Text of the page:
In 1989, just after college, I moved to Beijing to teach English to Chinese graduate students. I was in Tiananmen Square when the tanks rolled in and fled on my bike in a panic just before the shooting started. I made it back to the college in Southeast Beijing where I was teaching, but all night I heard gunshots just outside my window as students tried to prevent troops and tanks from moving toward the Square. The next day I learned that three student protestors from our college had been killed.
Twenty-five years later, that experience still haunts me. It also means that I have a deep emotional investment in Hong Kong’s Umbrella Revolution. The current popular uprising among Chinese students gives me hope that the movement that started in Tiananmen Square a quarter-century ago is still alive and that the goal of a more democratic and equitable China is attainable. Yet the specter of Tiananmen Square also causes me to fear that another violent crackdown might be be unleashed on this new generation of protesters.
As a sociologist of religion, I’m fascinated by the fact that churches and Christian leaders have been integrally involved in these Chinese protests (see CRCC’s interview with Samuel Chu), much like the Solidarity movement in Poland in the 1980s. This also makes me fear for religious groups all over China, as the Chinese government’s suspicion that religious groups are a threat to its rule is seemingly coming true. Groups that are perceived as a threat to the government do not typically fare well in China.
Yet I am convinced that a large-scale crackdown on religion in China is unlikely to come in the wake of the Umbrella Revolution. Much has changed in the country since 1989. Most notably, as a recent article in the Economist observed, there are probably more Christians in China now than there are members of the 87 million-strong Communist Party.
Most of these Christians are evangelical Protestants. Many new NGOs have been set up by Christians, and there are now over 2,000 Christian schools in China, even though they are technically illegal. Of the top 50 civil rights lawyers in China, half are Christian. A decade ago, I read an article in a Chinese publication that claimed that 3-4 million Communist Party members had become Christians. According to the writer in the Economist, the sheer numbers and influence of Christians in China has forced the government to rethink its opposition to religious belief and independent religious organizations.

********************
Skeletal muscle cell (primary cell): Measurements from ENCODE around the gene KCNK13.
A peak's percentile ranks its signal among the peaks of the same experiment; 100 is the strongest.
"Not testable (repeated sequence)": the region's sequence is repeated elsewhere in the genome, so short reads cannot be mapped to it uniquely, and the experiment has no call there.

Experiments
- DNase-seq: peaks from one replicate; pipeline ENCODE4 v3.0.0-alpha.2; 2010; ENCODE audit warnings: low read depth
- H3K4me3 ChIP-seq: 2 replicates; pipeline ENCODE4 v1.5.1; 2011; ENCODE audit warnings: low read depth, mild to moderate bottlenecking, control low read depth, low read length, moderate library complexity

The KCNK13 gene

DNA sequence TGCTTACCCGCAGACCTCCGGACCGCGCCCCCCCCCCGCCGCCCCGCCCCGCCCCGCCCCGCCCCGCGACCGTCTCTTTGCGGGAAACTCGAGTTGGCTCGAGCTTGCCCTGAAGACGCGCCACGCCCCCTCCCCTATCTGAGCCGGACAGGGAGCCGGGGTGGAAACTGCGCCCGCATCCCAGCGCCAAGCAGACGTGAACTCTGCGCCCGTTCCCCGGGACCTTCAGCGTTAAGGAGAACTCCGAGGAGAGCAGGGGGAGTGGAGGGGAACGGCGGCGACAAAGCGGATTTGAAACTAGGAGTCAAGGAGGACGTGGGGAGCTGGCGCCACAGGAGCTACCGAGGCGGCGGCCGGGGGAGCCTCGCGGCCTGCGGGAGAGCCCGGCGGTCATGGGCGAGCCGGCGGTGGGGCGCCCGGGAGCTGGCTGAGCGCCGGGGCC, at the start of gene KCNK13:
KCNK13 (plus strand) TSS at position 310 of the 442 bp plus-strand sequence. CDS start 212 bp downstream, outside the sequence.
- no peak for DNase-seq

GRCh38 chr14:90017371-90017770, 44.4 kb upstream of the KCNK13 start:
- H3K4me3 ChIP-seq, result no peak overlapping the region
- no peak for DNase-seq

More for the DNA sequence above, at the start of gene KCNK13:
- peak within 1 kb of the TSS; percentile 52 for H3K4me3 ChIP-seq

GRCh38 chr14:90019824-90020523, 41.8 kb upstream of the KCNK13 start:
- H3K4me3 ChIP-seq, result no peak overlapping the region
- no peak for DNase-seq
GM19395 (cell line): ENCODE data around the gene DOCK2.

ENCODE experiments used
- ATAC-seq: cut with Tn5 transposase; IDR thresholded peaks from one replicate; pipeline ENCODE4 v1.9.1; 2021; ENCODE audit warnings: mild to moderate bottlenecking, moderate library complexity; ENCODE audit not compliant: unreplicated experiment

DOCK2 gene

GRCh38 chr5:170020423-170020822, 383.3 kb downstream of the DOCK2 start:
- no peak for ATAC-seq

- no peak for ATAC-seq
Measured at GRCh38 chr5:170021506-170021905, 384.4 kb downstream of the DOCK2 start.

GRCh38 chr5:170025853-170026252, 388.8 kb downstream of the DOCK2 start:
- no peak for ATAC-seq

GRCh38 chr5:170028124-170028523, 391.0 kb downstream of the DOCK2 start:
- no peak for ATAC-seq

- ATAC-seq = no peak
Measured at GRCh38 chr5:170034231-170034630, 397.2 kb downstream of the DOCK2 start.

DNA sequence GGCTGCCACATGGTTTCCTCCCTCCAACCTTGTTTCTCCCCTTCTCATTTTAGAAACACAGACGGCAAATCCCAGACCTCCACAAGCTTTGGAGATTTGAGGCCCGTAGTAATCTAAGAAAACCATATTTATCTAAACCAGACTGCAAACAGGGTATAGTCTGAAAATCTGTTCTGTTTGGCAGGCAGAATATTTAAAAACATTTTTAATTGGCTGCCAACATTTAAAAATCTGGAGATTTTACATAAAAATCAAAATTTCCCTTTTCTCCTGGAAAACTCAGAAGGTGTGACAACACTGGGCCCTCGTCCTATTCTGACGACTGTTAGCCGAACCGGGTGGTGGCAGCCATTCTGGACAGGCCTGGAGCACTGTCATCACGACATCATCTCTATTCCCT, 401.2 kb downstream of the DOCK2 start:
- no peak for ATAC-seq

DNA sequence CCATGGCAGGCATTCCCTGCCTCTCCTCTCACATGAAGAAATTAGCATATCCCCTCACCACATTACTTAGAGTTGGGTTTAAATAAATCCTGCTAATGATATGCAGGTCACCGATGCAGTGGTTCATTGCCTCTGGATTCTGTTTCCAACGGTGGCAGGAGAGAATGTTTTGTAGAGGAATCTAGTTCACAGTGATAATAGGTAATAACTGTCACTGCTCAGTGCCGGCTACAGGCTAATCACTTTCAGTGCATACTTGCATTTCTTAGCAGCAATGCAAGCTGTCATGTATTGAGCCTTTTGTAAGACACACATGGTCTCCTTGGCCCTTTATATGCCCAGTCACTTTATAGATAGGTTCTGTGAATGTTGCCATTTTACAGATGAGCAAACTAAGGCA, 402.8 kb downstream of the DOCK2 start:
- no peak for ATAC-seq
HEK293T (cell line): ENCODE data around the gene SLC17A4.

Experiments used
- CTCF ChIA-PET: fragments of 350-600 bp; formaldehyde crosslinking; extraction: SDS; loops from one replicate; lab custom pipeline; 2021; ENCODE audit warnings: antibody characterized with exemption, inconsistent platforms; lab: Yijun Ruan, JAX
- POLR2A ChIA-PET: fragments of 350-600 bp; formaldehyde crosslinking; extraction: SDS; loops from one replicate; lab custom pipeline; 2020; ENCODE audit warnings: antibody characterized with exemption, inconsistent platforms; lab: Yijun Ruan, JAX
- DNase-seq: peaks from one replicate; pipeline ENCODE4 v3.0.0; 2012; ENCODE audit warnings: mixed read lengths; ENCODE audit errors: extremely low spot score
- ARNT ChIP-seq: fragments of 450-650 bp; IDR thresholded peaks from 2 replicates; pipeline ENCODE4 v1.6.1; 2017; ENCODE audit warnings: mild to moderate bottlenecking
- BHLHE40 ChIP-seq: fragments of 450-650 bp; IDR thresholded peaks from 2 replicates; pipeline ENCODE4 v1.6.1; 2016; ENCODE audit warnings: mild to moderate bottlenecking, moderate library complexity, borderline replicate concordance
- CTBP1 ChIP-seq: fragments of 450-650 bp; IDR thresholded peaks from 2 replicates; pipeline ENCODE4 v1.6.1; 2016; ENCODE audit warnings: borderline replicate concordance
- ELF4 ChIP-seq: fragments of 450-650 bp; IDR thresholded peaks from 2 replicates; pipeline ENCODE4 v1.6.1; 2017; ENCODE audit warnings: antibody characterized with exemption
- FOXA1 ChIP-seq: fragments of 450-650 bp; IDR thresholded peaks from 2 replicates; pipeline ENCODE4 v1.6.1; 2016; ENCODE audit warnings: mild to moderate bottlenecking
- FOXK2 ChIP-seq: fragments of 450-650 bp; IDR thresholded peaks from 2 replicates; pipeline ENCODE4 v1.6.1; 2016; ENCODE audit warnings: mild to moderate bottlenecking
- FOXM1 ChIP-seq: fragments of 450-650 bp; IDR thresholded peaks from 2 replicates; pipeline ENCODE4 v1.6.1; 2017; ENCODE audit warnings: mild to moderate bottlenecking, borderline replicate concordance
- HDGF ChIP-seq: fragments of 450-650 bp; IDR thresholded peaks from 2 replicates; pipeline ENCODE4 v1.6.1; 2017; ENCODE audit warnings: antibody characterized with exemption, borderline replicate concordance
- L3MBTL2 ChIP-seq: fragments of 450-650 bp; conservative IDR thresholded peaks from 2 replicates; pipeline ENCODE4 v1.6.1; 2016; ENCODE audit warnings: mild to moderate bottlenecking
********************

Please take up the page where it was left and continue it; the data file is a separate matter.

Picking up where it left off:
It strikes me that politically engaged religious leaders in the U.S. have much to learn from the Umbrella Revolution and the Christian movement in China. Religious groups in China and Hong Kong have been able to influence policy because 1) their constituencies are too large to ignore and now include influential business and government leaders, 2) they have earned credibility through tireless service to their communities and 3) when the moment is ripe, their leaders have been willing to use their political and social capital to pressure those in power for change.
In America, we seem to have two types of religious leaders. On the one hand, there are those who have large and potentially influential constituencies, but who are usually unwilling expend their credibility and social capital by joining movements for equality and justice. On the other hand, the leaders who are most politically active in causes for justice and equality often have less influence because their institutions and constituencies are small and shrinking. Many leaders in the former group believe that the political activism of the latter group is the reason for its diminishing influence, which means that many potential advocates for positive social change hang back for fear of alienating their large constituencies by become politically active.
It seems that the most powerful religious movements for social change–like the Umbrella Revolution, Solidarity and the Civil Rights movement–become powerful only because they are built on a legacy of many years spent faithfully connecting people to God, building institutions and serving their communities–the often thankless work that constitutes the bulk of religious leaders’ lives.
When a powerful, faith-inspired social movement emerges, it is because influential religious leaders have decided that the time is ripe to use their hard-won influence to support a worthy–and sometimes risky–cause. It seems that these stars align only once in a generation or so. We are witnessing another such alignment now. Let’s watch, learn, celebrate and pray for a peaceful breakthrough.
Brad Christerson is a contributing fellow with the Center for Religion and Civic Culture.